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Back to the future: Warriors vs. Wolves

How did Golden State do with their keys to victory against Minnesota?

Golden State Warriors v Minnesota Timberwolves Photo by Harrison Barden/Getty Images

The Golden State Warriors suffered one of their worst losses of the season on Thursday night, falling to the previously 19-44 Minnesota Timberwolves by double digits.

With every game mattering for the standings, it was a loss the Warriors could ill afford, and it reflects pretty poorly on where the team is with just nine games remaining in the regular season.

You would think that a 126-114 loss to a bad team means the Warriors didn’t do they things they should have done. You’re probably right. But just to make sure, let’s revisit my preview and see how they did with their pregame keys to victory.

Hold Minny’s guards to inefficient nights

The key: Hold Anthony Edwards and D’Angelo Russell to inefficient scoring nights.

The outcome: The Warriors did pretty well here with their former teammate. Russell, who has recently been playing off the bench, had just 7 points on 3-for-11 shooting (though in a bout of morbid humor, his replacement, the usually low-scoring Ricky Rubio had a highly-efficient 26 points).

Edwards, on the other hand, torched the Warriors. The rookie got wherever he wanted on the court, and finished with 25 points on 10-for-19 shooting. The No. 1 overall pick has impressed this year, but efficiency hasn’t always been his strong suit — against the Warriors, it emphatically was.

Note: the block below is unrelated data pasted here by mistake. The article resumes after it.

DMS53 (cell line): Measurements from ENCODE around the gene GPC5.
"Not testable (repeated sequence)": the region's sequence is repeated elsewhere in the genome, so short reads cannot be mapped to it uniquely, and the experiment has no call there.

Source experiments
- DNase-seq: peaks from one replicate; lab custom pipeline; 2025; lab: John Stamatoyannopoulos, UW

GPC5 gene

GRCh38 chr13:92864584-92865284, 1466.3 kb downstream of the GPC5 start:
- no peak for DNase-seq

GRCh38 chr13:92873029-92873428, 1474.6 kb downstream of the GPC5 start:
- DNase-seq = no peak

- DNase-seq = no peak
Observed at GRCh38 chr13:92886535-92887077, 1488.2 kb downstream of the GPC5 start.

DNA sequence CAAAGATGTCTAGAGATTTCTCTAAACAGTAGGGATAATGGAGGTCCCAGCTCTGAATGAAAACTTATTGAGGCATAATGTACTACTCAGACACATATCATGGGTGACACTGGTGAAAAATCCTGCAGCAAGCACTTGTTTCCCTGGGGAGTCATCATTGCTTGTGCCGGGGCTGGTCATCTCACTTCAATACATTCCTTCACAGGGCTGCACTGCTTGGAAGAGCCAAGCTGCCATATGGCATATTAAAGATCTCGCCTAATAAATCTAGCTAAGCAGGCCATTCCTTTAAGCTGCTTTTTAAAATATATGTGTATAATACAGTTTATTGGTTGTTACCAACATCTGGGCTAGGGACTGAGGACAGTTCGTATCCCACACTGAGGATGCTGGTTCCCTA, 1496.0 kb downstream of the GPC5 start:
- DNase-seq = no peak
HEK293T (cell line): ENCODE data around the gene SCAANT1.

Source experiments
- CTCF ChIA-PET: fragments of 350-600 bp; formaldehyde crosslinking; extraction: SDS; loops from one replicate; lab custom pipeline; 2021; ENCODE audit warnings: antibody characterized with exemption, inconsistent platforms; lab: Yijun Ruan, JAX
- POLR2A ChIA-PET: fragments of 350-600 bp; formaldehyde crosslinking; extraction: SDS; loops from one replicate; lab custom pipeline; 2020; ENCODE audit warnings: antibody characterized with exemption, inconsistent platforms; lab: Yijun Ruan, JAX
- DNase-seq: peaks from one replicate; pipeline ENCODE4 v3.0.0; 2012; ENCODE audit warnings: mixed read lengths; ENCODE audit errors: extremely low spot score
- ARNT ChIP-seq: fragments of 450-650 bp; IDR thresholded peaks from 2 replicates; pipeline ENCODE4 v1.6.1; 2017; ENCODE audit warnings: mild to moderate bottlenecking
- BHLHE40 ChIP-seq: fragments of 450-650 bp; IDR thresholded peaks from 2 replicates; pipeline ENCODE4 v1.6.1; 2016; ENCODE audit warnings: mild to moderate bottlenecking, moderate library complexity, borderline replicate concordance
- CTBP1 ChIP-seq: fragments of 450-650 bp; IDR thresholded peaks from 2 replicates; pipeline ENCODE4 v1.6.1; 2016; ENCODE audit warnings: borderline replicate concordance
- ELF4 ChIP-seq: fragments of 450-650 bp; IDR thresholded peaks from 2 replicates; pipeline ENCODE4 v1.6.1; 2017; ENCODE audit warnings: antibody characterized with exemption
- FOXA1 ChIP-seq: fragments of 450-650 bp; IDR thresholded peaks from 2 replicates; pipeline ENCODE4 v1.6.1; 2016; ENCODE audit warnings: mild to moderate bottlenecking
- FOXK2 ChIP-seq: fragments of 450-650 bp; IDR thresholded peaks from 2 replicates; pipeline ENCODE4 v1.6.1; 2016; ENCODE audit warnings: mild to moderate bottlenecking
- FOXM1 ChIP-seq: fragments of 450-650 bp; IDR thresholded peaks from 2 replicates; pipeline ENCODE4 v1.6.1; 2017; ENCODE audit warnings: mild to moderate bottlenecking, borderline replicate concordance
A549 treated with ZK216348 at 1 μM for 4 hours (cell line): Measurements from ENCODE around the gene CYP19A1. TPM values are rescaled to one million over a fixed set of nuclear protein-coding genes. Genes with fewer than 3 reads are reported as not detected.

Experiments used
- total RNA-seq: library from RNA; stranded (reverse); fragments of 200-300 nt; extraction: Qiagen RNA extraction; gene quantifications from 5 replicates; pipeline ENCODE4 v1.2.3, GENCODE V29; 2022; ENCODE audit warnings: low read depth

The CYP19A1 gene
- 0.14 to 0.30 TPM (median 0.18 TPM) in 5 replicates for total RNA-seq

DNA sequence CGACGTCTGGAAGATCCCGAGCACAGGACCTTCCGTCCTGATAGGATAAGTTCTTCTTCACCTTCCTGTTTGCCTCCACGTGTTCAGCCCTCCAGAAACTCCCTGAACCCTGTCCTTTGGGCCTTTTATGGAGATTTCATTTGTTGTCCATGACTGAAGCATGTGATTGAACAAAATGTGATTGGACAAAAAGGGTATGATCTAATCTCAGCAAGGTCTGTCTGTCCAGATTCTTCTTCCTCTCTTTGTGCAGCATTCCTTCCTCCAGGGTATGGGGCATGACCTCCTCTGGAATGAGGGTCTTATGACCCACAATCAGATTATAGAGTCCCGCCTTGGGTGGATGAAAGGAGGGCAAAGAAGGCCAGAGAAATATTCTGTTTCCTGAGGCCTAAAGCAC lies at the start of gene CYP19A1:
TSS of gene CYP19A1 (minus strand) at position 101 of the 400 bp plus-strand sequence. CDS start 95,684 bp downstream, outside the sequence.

Grading the key: 4 out of 10.

Get going early

The key: Jump out to an early lead.

The outcome: Oof.

The Warriors did get out to a very early lead, as it was 14-7 in favor of the Dubs after a few minutes. And then that dissipated, and dissipated, and dissipated a little bit more. By the time the buzzer rang at the end of the first quarter, the Warriors were already trailing by double digits, 35-25.

So I guess they did jump out to an early lead, in the technical sense. Sure wasn’t what I had envisioned, though.

Grading the key: 3.5 out of 10.


The key: Score in transition.

The outcome: The Warriors had just 8 fast break points. That is a very small number of fast break points.

The problem, as I mentioned in the recap, is that the Warriors got stuck in a very unproductive middle ground. They didn’t commit to small ball, as evidenced by the tiny transition number. But they weren’t big enough to play traditionally, as evidenced by Minnesota having 23 more rebounds than Golden State.

It didn’t work.

Grading the key: 1 out of 10.

Not much else to say, really.

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